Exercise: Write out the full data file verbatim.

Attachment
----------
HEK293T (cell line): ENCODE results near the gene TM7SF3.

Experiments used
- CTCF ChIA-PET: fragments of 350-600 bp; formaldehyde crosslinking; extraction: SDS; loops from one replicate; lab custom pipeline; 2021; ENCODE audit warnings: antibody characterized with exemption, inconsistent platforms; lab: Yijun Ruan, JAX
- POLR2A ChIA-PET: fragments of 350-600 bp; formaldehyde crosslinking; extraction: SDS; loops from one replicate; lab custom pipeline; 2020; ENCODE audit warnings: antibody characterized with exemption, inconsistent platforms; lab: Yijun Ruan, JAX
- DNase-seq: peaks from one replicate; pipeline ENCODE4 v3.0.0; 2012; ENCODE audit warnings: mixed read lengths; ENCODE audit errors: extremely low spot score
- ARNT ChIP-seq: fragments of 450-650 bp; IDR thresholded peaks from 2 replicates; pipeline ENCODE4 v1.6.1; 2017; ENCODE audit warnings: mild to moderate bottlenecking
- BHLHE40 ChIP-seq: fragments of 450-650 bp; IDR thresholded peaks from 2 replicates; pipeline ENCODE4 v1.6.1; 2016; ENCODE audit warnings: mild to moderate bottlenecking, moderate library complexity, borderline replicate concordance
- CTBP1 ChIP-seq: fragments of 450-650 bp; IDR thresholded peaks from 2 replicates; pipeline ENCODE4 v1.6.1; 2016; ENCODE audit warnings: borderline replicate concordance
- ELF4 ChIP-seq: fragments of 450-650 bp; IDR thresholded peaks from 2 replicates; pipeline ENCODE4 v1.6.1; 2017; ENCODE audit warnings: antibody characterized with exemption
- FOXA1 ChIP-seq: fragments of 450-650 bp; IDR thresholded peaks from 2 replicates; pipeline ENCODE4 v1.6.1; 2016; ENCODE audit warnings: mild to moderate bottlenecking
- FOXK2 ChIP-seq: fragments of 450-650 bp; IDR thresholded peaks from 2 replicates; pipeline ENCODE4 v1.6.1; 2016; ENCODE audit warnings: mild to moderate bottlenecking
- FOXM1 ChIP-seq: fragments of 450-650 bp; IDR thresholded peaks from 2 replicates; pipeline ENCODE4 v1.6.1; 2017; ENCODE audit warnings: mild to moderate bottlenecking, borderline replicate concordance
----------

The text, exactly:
HEK293T (cell line): ENCODE results near the gene TM7SF3.

Experiments used
- CTCF ChIA-PET: fragments of 350-600 bp; formaldehyde crosslinking; extraction: SDS; loops from one replicate; lab custom pipeline; 2021; ENCODE audit warnings: antibody characterized with exemption, inconsistent platforms; lab: Yijun Ruan, JAX
- POLR2A ChIA-PET: fragments of 350-600 bp; formaldehyde crosslinking; extraction: SDS; loops from one replicate; lab custom pipeline; 2020; ENCODE audit warnings: antibody characterized with exemption, inconsistent platforms; lab: Yijun Ruan, JAX
- DNase-seq: peaks from one replicate; pipeline ENCODE4 v3.0.0; 2012; ENCODE audit warnings: mixed read lengths; ENCODE audit errors: extremely low spot score
- ARNT ChIP-seq: fragments of 450-650 bp; IDR thresholded peaks from 2 replicates; pipeline ENCODE4 v1.6.1; 2017; ENCODE audit warnings: mild to moderate bottlenecking
- BHLHE40 ChIP-seq: fragments of 450-650 bp; IDR thresholded peaks from 2 replicates; pipeline ENCODE4 v1.6.1; 2016; ENCODE audit warnings: mild to moderate bottlenecking, moderate library complexity, borderline replicate concordance
- CTBP1 ChIP-seq: fragments of 450-650 bp; IDR thresholded peaks from 2 replicates; pipeline ENCODE4 v1.6.1; 2016; ENCODE audit warnings: borderline replicate concordance
- ELF4 ChIP-seq: fragments of 450-650 bp; IDR thresholded peaks from 2 replicates; pipeline ENCODE4 v1.6.1; 2017; ENCODE audit warnings: antibody characterized with exemption
- FOXA1 ChIP-seq: fragments of 450-650 bp; IDR thresholded peaks from 2 replicates; pipeline ENCODE4 v1.6.1; 2016; ENCODE audit warnings: mild to moderate bottlenecking
- FOXK2 ChIP-seq: fragments of 450-650 bp; IDR thresholded peaks from 2 replicates; pipeline ENCODE4 v1.6.1; 2016; ENCODE audit warnings: mild to moderate bottlenecking
- FOXM1 ChIP-seq: fragments of 450-650 bp; IDR thresholded peaks from 2 replicates; pipeline ENCODE4 v1.6.1; 2017; ENCODE audit warnings: mild to moderate bottlenecking, borderline replicate concordance